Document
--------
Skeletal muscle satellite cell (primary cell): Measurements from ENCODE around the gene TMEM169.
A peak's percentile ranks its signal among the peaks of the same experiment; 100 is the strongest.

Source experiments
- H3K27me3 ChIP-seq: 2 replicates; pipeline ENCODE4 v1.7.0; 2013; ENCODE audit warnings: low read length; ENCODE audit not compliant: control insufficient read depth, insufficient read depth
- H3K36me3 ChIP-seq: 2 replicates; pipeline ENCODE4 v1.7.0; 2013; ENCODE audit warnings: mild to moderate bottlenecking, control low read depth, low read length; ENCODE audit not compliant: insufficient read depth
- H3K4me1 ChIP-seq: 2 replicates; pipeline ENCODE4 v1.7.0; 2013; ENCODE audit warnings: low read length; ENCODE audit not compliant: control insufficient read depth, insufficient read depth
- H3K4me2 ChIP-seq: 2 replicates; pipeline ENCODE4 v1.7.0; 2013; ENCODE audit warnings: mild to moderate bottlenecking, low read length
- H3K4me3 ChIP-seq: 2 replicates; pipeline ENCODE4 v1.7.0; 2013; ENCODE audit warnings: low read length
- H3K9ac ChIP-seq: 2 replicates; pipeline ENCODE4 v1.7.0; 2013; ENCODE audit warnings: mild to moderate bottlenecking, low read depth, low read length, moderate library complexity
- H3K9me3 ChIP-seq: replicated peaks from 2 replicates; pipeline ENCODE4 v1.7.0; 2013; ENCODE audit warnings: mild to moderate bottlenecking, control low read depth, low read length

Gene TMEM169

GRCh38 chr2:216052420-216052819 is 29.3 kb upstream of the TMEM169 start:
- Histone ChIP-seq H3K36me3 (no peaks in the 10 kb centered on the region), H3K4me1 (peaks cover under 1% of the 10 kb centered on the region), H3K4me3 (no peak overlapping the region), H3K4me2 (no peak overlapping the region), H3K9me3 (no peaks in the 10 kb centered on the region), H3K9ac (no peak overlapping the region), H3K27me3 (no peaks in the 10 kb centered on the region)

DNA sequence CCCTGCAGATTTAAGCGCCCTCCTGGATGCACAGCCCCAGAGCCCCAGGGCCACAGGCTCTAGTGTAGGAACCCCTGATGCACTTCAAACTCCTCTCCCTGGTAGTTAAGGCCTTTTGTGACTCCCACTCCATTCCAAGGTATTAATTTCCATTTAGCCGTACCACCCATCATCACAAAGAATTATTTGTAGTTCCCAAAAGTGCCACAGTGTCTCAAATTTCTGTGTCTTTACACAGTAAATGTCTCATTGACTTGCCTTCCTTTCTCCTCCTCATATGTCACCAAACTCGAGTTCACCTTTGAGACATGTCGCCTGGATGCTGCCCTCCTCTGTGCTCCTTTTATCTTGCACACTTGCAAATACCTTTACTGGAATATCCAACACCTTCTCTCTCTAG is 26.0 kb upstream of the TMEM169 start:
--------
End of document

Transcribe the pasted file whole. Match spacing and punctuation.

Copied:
Skeletal muscle satellite cell (primary cell): Measurements from ENCODE around the gene TMEM169.
A peak's percentile ranks its signal among the peaks of the same experiment; 100 is the strongest.

Source experiments
- H3K27me3 ChIP-seq: 2 replicates; pipeline ENCODE4 v1.7.0; 2013; ENCODE audit warnings: low read length; ENCODE audit not compliant: control insufficient read depth, insufficient read depth
- H3K36me3 ChIP-seq: 2 replicates; pipeline ENCODE4 v1.7.0; 2013; ENCODE audit warnings: mild to moderate bottlenecking, control low read depth, low read length; ENCODE audit not compliant: insufficient read depth
- H3K4me1 ChIP-seq: 2 replicates; pipeline ENCODE4 v1.7.0; 2013; ENCODE audit warnings: low read length; ENCODE audit not compliant: control insufficient read depth, insufficient read depth
- H3K4me2 ChIP-seq: 2 replicates; pipeline ENCODE4 v1.7.0; 2013; ENCODE audit warnings: mild to moderate bottlenecking, low read length
- H3K4me3 ChIP-seq: 2 replicates; pipeline ENCODE4 v1.7.0; 2013; ENCODE audit warnings: low read length
- H3K9ac ChIP-seq: 2 replicates; pipeline ENCODE4 v1.7.0; 2013; ENCODE audit warnings: mild to moderate bottlenecking, low read depth, low read length, moderate library complexity
- H3K9me3 ChIP-seq: replicated peaks from 2 replicates; pipeline ENCODE4 v1.7.0; 2013; ENCODE audit warnings: mild to moderate bottlenecking, control low read depth, low read length

Gene TMEM169

GRCh38 chr2:216052420-216052819 is 29.3 kb upstream of the TMEM169 start:
- Histone ChIP-seq H3K36me3 (no peaks in the 10 kb centered on the region), H3K4me1 (peaks cover under 1% of the 10 kb centered on the region), H3K4me3 (no peak overlapping the region), H3K4me2 (no peak overlapping the region), H3K9me3 (no peaks in the 10 kb centered on the region), H3K9ac (no peak overlapping the region), H3K27me3 (no peaks in the 10 kb centered on the region)

DNA sequence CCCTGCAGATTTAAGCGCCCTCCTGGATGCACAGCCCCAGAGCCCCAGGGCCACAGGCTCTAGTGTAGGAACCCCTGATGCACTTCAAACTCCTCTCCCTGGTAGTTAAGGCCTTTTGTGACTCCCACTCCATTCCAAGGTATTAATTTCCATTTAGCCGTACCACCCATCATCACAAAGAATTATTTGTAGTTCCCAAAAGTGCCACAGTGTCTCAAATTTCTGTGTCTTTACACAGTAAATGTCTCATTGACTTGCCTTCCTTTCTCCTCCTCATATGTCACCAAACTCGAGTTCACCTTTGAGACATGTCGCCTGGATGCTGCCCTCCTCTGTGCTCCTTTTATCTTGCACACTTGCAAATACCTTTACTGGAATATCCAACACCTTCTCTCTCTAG is 26.0 kb upstream of the TMEM169 start: